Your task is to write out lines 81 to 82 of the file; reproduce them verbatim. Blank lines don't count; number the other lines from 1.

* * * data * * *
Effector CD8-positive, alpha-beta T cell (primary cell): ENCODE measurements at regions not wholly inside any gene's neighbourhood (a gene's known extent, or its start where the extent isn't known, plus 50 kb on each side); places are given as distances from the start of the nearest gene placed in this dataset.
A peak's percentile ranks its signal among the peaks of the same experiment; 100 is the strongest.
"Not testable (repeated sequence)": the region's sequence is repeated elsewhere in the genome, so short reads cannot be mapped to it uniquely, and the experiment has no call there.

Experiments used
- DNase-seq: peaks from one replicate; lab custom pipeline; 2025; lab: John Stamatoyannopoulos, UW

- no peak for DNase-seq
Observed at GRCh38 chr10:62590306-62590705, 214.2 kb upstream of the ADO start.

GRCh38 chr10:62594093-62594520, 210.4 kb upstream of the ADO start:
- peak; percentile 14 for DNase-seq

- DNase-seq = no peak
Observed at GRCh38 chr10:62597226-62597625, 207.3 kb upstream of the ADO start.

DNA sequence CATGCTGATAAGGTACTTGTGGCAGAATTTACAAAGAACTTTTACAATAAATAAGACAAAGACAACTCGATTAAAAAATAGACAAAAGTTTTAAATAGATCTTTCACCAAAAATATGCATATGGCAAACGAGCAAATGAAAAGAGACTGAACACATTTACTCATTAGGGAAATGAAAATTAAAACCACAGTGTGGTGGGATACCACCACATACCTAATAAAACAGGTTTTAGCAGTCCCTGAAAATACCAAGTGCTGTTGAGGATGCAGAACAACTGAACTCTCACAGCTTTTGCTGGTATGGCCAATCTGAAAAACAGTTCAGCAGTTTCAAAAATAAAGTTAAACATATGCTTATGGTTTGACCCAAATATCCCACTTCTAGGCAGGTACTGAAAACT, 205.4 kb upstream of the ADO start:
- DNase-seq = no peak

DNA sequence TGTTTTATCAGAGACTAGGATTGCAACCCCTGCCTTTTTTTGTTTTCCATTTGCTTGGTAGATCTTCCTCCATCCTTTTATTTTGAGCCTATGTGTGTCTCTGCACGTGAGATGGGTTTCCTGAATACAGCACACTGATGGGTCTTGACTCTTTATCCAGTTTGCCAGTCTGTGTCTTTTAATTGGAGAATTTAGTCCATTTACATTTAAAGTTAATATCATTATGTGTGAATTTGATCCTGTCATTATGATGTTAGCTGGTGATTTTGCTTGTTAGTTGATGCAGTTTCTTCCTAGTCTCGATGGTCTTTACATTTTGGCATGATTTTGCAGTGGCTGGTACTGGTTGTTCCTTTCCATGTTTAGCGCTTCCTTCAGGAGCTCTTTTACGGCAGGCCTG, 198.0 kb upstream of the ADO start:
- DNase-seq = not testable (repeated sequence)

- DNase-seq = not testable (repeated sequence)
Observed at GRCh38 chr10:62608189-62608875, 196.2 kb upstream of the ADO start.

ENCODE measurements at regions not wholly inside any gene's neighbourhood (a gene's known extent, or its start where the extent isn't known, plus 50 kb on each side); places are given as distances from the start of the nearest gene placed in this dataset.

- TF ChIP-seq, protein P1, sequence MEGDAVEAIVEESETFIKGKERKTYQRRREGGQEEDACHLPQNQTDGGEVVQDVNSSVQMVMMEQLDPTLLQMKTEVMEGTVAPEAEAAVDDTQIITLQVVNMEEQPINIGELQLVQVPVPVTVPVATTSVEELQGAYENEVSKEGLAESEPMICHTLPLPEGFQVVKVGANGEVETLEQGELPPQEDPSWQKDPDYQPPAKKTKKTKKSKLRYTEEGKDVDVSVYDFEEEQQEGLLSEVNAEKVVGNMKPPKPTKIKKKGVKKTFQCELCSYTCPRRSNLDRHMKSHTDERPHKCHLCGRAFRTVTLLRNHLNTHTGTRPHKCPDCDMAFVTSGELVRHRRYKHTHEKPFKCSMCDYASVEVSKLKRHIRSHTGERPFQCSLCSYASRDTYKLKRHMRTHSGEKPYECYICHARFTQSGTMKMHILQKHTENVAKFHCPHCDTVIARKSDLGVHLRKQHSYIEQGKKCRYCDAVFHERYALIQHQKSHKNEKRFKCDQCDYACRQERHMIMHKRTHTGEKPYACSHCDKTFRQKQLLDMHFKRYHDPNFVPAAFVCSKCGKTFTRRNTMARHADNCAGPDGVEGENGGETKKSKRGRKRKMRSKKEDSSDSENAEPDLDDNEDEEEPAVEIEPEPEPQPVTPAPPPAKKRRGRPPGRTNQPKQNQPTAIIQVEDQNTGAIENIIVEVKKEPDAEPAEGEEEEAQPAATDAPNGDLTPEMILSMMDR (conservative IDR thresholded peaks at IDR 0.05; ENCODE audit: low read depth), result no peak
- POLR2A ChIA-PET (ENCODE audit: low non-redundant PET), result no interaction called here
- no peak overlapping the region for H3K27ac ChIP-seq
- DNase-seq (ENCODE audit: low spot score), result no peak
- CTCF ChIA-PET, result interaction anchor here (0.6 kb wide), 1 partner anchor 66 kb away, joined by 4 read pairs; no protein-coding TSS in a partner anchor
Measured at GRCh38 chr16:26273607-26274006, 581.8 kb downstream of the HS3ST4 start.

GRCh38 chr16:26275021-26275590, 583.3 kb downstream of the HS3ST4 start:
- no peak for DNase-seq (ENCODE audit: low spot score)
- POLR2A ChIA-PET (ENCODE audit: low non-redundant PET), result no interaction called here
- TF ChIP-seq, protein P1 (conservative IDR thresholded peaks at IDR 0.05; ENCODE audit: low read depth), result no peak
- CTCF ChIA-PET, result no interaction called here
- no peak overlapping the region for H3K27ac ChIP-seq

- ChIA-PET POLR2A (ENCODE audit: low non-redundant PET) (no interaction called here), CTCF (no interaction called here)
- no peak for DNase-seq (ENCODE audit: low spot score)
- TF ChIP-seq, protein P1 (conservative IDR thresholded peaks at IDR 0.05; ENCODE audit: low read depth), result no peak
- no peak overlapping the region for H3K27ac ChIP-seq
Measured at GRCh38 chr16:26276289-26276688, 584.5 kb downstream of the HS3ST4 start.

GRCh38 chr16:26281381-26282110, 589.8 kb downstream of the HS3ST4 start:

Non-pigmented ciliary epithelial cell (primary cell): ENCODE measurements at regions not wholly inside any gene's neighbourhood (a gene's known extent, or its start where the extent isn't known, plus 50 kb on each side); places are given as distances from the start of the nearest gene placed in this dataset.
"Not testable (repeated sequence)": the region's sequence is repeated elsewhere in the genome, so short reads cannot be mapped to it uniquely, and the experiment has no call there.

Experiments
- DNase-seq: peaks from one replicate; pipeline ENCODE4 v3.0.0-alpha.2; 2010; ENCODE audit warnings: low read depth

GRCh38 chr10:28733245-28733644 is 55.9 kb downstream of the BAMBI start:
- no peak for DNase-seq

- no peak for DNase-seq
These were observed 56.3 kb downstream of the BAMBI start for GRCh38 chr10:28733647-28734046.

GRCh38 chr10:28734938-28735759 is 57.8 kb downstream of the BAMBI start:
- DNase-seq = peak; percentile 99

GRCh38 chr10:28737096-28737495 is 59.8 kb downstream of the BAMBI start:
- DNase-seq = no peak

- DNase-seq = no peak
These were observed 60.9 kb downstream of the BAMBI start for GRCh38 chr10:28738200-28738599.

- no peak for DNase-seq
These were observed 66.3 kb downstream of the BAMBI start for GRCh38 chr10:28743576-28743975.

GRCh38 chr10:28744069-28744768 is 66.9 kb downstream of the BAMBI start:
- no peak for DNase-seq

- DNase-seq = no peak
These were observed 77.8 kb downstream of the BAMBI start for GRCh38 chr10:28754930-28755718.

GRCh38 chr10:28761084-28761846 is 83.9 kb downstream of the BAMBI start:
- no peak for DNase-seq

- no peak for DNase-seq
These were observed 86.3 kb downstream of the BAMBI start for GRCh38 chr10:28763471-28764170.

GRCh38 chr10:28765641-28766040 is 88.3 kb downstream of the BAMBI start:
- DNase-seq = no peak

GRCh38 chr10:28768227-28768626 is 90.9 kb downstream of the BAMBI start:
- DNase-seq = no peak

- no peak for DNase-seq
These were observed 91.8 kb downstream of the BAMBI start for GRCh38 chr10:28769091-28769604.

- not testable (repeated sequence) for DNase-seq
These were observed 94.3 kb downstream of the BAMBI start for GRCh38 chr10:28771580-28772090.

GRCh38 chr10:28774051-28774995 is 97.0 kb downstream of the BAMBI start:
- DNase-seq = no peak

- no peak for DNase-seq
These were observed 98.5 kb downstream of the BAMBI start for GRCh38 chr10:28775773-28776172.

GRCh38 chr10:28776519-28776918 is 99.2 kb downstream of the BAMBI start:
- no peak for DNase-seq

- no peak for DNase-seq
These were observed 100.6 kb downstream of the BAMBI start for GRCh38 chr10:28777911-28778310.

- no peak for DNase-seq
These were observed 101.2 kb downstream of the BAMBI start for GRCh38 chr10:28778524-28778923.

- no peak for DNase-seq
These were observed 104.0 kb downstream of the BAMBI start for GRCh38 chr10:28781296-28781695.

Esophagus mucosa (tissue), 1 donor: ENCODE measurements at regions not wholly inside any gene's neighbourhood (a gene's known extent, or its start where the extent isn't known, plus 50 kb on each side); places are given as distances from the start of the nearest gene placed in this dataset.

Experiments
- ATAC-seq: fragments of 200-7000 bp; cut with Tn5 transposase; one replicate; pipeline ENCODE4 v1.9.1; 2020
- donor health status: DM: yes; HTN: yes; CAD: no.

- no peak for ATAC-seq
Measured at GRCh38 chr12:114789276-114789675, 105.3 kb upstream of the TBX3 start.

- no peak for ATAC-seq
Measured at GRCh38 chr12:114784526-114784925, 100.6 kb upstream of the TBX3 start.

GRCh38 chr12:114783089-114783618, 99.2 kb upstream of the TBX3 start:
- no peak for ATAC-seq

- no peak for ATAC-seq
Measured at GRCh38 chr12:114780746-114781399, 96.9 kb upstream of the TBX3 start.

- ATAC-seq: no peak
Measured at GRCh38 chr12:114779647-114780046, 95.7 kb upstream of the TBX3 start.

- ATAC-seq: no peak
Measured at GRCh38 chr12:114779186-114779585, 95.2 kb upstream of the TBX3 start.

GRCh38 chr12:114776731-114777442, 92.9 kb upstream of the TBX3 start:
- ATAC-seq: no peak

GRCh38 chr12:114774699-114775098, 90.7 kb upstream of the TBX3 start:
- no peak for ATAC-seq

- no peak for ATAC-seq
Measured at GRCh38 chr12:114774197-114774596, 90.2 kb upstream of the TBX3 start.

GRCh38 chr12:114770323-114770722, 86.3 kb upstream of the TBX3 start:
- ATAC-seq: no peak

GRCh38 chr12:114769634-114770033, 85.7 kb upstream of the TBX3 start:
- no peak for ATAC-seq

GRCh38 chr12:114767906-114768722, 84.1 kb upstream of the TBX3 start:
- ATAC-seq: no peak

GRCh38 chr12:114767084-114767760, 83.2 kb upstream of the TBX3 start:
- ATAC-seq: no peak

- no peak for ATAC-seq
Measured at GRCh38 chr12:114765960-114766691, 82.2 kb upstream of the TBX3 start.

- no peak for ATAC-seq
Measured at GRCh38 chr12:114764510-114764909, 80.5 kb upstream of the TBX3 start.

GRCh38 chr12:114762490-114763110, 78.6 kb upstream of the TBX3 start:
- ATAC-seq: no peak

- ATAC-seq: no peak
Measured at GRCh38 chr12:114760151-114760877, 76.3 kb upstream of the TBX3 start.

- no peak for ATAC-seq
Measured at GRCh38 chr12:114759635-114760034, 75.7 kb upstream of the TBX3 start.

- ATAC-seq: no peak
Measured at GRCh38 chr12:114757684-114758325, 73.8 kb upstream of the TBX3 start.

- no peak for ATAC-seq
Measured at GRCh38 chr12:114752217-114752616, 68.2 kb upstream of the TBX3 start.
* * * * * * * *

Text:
Esophagus mucosa (tissue), 1 donor: ENCODE measurements at regions not wholly inside any gene's neighbourhood (a gene's known extent, or its start where the extent isn't known, plus 50 kb on each side); places are given as distances from the start of the nearest gene placed in this dataset.

Experiments